• Pokémon: The Series: Where she gets funding is unknown, but Nurse Joy is able to provide healing for Pokémon free of charge, along with food and lodging for trainers, even those who aren't "heroes". The only time Ash and his entourage were turned away from a Center was when a large event made it too crowded.
  • In the anime of Trigun, after Vash saves a town from marauding escaped convicts and then lets the townsfolk turn in the bounty (despite the fact that the townsfolk themselves had originally sicced the criminals on him), he's delighted when a local sandwich shop owner declares that he can have unlimited free food. Meryl naturally points out that he could have bought a sandwich factory if he had kept the money.

    Comic Books 
  • Played with early in the Thunderbolts. The villainous Masters of Evil are thrilled to find out that the citizens of New York will give them free equipment out of gratitude for their fake heroism.
  • Typically pops up when one of the more dark and brooding characters (or Spider-Man) is being given a Hope Spot after a long period of thanklessness, or in a Slice of Life bit between more epic storylines. One memorable bit was Daredevil making his nightly rounds and stopping by at this one hot dog cart; he had saved the guy from a mugging and possible murder a while back, and the grateful man would often give him a freebie. Not just for that one act, but generally making New York safer. "Good thing, too; not much room for a wallet in this spandex." Matt also occasionally gets free meals from restaurant owners who know his "secret".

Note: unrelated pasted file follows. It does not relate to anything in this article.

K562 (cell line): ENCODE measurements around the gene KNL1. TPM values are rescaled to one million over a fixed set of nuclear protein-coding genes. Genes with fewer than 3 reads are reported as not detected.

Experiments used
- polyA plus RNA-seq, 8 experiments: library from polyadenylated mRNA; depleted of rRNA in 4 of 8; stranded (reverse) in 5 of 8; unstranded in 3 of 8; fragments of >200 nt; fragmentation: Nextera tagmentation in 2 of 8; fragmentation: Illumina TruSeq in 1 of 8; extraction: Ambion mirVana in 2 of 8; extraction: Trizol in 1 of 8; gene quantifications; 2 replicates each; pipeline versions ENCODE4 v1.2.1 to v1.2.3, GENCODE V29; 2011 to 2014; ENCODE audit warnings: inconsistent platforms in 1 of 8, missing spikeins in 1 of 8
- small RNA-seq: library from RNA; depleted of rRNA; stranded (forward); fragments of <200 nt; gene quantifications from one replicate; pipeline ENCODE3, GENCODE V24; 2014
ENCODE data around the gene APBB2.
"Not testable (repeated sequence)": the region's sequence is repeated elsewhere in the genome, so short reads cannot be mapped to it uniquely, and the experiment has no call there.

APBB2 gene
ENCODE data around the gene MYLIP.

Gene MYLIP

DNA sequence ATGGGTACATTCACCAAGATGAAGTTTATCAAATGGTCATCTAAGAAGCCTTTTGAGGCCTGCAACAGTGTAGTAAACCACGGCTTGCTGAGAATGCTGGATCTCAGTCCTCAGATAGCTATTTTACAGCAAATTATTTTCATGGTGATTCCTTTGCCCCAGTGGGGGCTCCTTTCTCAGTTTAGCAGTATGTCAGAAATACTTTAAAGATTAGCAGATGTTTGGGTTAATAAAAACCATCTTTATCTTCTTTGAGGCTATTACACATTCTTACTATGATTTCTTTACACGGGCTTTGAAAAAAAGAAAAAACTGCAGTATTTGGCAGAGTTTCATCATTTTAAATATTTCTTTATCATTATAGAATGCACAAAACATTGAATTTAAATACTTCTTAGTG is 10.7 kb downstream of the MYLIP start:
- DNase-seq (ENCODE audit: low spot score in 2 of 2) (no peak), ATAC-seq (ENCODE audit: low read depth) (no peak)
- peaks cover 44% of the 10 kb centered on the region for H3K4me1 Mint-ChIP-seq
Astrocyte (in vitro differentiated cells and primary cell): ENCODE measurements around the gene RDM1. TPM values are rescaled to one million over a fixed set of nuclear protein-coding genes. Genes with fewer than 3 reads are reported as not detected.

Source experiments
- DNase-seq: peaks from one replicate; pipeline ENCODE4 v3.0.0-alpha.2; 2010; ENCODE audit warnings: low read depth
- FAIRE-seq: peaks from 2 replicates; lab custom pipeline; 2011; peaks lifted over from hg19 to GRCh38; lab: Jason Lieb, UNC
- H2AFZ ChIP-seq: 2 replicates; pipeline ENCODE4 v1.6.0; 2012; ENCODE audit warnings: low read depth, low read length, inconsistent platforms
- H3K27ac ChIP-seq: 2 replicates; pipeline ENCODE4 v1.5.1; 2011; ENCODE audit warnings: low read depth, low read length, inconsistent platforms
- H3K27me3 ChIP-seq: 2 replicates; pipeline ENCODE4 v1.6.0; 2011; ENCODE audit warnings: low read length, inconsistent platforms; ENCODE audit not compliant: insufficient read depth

• The Punisher: Given that Frank is always being hunted down for multiple counts of murder and vigilantism and doesn't have a Secret Identity, he can only get help from the local Back-Alley Doctor or people he knew in the military, who help him no questions asked as it usually involves I Owe You My Life.

    Fan Works 
  • In Harry Potter and the Amulet of the Moon, Harry mentions in a Daily Prophet article that he "couldn't and wouldn't accept free service or merchandise from any business, much as he appreciated the intentions of those who made such offers."